Science has always been a fundamental part of the work of Connecticut Mental Health Center (CMHC). A community mental health center jointly run by the Yale University Department of Psychiatry and the State of Connecticut Department of Mental Health & Addiction Services, CMHC was established in 1966 with a tripartite mission in clinical care, education, and research.
Over the years, neurobiological research into the mechanisms of mental illness and potential treatments has involved many people based at CMHC—scientists, doctors, nurses, patients, and others. The long-term commitment of Yale researchers and the State of Connecticut, says Dr. Sanacora, has enabled researchers to reach the point "where we now have actual treatments, coming out of the science, that are having a direct impact on people's lives."
In addition to the suicide prevention study, Dr. Sanacora's program recently received approval for another ketamine study, this one designed to determine the "dose response curve" (appropriate doses) for individuals being treated with the drug. Funded by the National Institute of Mental Health (NIMH), it involves five different sites in the U.S. including the Yale Depression Research Program.
What to do if you're concerned
In his many years of practicing psychiatry, Dr. Sanacora has lost very few patients to suicide, but it has happened. "It's a terrible tragedy for the families and for everybody involved," he says. "Unfortunately, there are many people who aren't being adequately treated, or who are not receiving a significant benefit from their current treatments. These people are at very high risk, and it's difficult to predict whether they are, or will become, suicidal."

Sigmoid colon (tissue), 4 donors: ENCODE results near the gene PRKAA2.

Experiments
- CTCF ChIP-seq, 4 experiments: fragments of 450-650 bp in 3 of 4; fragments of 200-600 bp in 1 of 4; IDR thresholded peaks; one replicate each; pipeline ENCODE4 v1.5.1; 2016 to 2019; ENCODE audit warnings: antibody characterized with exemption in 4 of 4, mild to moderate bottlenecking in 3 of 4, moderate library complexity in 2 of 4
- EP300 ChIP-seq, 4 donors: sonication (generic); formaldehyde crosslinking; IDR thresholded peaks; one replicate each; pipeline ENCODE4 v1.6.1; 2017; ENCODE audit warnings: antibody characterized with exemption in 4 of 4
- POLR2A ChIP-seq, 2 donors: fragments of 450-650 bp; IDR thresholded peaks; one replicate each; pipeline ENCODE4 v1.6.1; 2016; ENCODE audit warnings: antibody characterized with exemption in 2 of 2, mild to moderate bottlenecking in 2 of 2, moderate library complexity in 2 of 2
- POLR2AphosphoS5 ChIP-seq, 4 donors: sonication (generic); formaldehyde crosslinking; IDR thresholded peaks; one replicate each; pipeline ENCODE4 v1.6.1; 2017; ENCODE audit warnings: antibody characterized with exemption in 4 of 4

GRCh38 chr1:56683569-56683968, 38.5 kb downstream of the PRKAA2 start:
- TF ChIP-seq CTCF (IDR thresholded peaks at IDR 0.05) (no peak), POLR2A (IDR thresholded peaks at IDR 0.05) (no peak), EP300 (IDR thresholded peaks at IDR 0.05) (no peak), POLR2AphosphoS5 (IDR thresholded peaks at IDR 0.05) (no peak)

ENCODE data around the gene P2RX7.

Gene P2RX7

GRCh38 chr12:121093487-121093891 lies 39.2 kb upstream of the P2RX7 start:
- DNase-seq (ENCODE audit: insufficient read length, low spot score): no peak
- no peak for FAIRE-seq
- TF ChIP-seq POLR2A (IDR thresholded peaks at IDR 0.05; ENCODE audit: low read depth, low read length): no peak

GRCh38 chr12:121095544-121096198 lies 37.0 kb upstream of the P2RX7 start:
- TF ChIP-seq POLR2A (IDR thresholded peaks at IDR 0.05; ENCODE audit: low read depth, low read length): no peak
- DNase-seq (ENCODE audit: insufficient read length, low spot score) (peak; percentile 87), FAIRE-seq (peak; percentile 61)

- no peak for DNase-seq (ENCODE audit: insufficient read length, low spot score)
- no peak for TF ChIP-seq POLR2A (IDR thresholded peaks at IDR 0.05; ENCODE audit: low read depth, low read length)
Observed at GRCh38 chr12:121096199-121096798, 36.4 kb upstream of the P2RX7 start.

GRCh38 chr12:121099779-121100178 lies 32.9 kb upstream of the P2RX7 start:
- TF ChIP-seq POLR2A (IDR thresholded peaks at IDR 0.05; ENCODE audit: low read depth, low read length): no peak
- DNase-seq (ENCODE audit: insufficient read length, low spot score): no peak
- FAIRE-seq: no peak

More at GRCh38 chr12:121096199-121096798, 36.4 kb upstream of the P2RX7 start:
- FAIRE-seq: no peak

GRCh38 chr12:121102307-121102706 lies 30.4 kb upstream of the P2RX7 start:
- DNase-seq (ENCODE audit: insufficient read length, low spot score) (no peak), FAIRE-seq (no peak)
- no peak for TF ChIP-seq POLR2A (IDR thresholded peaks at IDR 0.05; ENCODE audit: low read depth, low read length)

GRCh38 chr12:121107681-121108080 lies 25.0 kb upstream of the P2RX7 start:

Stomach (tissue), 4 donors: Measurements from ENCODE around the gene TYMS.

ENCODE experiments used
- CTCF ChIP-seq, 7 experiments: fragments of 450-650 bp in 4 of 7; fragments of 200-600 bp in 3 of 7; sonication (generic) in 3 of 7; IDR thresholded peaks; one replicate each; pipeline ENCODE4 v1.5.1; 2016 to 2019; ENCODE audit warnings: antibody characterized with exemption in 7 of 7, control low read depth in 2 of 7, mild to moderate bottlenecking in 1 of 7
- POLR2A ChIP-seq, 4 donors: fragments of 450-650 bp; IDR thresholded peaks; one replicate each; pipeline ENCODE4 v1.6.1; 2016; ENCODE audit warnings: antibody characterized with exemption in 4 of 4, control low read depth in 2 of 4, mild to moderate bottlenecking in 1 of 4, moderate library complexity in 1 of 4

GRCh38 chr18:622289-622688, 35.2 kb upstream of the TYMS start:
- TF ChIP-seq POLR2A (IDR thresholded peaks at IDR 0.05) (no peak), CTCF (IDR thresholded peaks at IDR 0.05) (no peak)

The best predictor of a suicide act, he says, is whether a person is talking about suicide or has recently attempted suicide.
Unfortunately, many people with suicidal thoughts do not disclose their thoughts to friends, family, or health professionals, making prevention extremely challenging.
For concerned individuals who suspect that someone they know may be having suicidal thoughts, Dr. Sanacora offers this advice: "If a friend, relative, or acquaintance is talking about hurting themselves, that should be taken very seriously. If this is the case, you should inform whomever you need to inform, including their doctor or clinician, to insure the individual is receiving the care they need. If the situation appears urgent, you should get the person to an emergency room or equivalent setting as soon as possible."
While health care professionals are bound by privacy laws not to reveal patient information without consent, friends and family members are free to inform a provider about a patient's health and wellbeing without violating any laws.
"We need to approach this problem from every angle," says Dr. Sanacora. "We need more providers who know how to work with and are comfortable treating suicidal patients. We also need to raise public awareness and reduce the myths and stigma surrounding suicide. I hope our current studies will contribute to the growing body of knowledge about depression and suicide prevention."
This article was submitted by Shane Seger on April 2, 2015.